Author Archive for Heidi Kuchta

Lobby Stop Pilot

by Heidi Kuchta on November 15th, 2018

The Bookmobile has successful stops at several retirement homes in Iowa City, but we have noticed that there is a population of patrons at these stops who are not comfortable navigating the Bookmobile. There are also retirement homes that can’t accommodate the Bookmobile due to a lack of suitable parking. Staff have been thinking about how we can serve this population. One idea is a Lobby Stop Program, which provides library services in the comfort of the hosting facility. Staff learned about Lobby Stops at an ABOS (Association of Bookmobile and Outreach Services) conference a couple years ago. On Tuesday, I began investigating the possibilities of this new service with my spiffy outreach wagon, a few bins of large print books, and a staff laptop. The initial response was overwhelmingly positive.

The three pilot sites for this new service are Walden Place, Bickford Senior Living, and Legacy Assisted Living. Overall, I made 14 new library card accounts on Tuesday and checked out about 10 items. I also updated several accounts, helped with Digital Johnson County related questions, placed holds, and had fun chatting with new patrons. Materials I bring to the Lobby Stops will adapt as I get to know the patrons at the sites better. Two recommendations I will apply immediately, based on patron suggestions, are the inclusion of books-on-disc and photography/art books. The plan is to continue visiting each Lobby Stop site twice monthly and re-evaluate in the Spring. Beginning in January, we will likely add Emerson Point to the list of sites we visit. The Bookmobile will no longer visit this site, but many people there come to our Tales and Travels program, so we’re hoping a Lobby Stop would be the type of service they need.

May Outreach and Summertime Fun

by Heidi Kuchta on June 5th, 2018

May was a busy month in Outreach activities, as I got ready to hunker down for my busy summer months inside the library. Jen Eilers and I kicked off May with a tech help visit down the street at Ecumenical Towers. With about six residents in attendance, we answered many questions about Digital Johnson County and how to manage your library account online. I also promoted the Senior Tech Zone which takes place at ICPL’s Digital Media Lab every Thursday 10:30AM to 12:30PM.

To those who like to donate books and other lightly used media to ICPL: your donations definitely go to good use – whether here in the library or outside of it at one of our Outreach libraries!  In May I dropped off books at several of the Outreach locations I serve – the lounge at Prelude Behavioral Services and their Transitional Housing Apartments, the Crisis Center, as well as the Four Oaks Youth Shelter.  I was very happy to give Four Oaks a collection of Harry Potter and other fun family DVDs in excellent shape. Many foreign language titles in French, Spanish, and various Asian languages have been coming in, too. I usually donate these to the Crisis Center which has many ELL (English Language Learning) clients.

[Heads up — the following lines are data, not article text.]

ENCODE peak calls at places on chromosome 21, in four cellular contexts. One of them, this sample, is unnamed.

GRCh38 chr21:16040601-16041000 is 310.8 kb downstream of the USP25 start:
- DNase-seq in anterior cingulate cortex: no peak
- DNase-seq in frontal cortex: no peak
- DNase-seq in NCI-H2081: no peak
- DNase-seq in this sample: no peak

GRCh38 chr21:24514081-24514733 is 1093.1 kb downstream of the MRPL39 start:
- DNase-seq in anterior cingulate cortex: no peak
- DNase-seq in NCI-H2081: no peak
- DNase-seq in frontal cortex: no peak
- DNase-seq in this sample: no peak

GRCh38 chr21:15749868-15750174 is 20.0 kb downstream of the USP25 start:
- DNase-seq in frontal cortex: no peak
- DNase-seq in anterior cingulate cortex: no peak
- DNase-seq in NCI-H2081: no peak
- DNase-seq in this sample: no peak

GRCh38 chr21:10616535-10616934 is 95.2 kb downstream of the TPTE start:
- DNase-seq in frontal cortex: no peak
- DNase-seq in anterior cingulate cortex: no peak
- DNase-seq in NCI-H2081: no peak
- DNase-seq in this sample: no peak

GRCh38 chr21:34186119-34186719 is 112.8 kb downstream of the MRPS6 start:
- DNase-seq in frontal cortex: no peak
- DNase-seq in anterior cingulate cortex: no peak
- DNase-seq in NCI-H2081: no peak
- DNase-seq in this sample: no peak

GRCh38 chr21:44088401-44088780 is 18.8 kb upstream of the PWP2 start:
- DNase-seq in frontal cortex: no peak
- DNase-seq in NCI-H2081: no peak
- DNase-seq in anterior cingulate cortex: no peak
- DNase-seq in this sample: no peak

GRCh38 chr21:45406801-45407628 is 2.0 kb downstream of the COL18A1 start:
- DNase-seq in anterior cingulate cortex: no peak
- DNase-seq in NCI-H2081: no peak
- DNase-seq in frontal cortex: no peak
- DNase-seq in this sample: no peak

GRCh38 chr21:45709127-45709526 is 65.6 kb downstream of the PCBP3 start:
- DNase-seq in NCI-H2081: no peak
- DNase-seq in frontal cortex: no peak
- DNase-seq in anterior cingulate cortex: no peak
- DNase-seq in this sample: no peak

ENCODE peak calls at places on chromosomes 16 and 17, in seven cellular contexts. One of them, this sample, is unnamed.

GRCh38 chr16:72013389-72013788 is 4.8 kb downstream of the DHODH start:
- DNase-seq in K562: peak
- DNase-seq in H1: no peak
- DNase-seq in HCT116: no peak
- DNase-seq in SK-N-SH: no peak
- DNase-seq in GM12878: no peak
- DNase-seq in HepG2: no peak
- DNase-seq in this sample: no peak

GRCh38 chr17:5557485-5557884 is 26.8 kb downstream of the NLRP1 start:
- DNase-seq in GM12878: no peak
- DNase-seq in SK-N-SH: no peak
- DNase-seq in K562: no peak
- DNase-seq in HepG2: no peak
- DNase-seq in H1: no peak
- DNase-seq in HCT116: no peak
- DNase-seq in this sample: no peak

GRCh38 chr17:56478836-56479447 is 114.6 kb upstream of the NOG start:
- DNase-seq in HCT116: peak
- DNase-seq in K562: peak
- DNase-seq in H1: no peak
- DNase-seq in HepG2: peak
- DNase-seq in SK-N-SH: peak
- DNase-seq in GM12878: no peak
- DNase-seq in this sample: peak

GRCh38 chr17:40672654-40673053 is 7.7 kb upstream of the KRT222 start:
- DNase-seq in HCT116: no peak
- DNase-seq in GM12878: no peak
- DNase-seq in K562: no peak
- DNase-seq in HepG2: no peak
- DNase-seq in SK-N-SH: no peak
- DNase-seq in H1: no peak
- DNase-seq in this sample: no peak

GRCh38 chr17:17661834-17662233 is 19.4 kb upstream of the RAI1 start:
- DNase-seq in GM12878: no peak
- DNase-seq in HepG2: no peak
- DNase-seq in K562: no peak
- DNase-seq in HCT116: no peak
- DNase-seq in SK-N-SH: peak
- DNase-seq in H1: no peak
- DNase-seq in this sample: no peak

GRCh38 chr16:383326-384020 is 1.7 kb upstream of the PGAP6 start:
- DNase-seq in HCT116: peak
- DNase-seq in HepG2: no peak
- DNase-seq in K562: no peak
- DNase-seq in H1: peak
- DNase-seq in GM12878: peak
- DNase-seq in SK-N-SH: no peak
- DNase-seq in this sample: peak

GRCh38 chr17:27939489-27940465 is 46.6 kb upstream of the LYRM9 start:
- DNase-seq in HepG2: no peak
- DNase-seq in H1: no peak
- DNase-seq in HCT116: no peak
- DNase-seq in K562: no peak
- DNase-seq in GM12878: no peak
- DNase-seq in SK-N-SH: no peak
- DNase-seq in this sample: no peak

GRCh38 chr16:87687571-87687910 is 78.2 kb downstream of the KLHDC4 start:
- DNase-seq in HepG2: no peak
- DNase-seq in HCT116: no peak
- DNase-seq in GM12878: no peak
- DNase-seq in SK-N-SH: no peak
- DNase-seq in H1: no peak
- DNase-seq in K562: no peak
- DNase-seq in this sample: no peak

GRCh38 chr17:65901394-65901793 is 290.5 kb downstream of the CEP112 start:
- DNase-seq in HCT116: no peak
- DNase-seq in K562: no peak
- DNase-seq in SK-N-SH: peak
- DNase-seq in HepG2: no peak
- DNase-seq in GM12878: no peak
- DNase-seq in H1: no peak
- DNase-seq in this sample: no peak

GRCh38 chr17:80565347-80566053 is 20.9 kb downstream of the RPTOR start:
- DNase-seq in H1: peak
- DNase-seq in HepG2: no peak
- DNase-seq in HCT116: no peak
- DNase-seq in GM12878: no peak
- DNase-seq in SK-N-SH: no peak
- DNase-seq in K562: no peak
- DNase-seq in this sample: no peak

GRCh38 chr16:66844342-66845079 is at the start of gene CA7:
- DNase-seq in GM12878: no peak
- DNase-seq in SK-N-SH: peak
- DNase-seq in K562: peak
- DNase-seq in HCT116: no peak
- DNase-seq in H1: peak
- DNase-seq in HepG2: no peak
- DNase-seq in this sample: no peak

At the end of May, residents of Walden Place retirement community came to visit us for a tour! Terri Byers talked about check-in and collection inspection volunteer opportunities, and Patty McCarthy spoke about volunteering at The Book End. One woman even left the Book End with a stack of books she purchased for her granddaughter! Another of the Walden Place residents was a lifelong School Librarian at Hoover, and she specifically wanted to give the Children’s Room a visit. (She was very impressed, by the way. She gathered each of the Children’s desk handouts to look at later.) Several Walden Place tour participants who are new to Iowa City chose to sign up for library cards while here.

May was such a well-rounded month that I now feel content to turn my attention to the Summer Reading Program and the brand new Summer Bookmobile schedule. I look forward to covering several Bookmobile shifts over the Summer to get out of downtown for a spell. With so much going on here at the library, we certainly have something for everyone!


Deposit Collections from ICPL

by Heidi Kuchta on February 2nd, 2018


The Deposit Collections are not a well-known Outreach offering of the Iowa City Public Library, but they provide a fun “mini browsing” experience for residents of Melrose Meadows Retirement Community, Oaknoll Retirement Community, and Oaknoll’s Health Center. Retirement and assisted living facilities in Iowa City, Hills, University Heights, and Rural Johnson County are eligible to borrow 30 Large Print books from our collection every 9 weeks. Community & Access Services works with Maintenance to ensure these temporary browsing collections are delivered and switched out on time.

I love choosing which 30 books get the honor of making the trip to each facility. Since one of the library’s purposes is to provide information and entertainment that appeals to a variety of interests and tastes, I am sure include a variety of popular literary fiction, mysteries, romances, westerns, and nonfiction. I am also careful not to send the same books out over and over, aiming instead to send a new batch each time.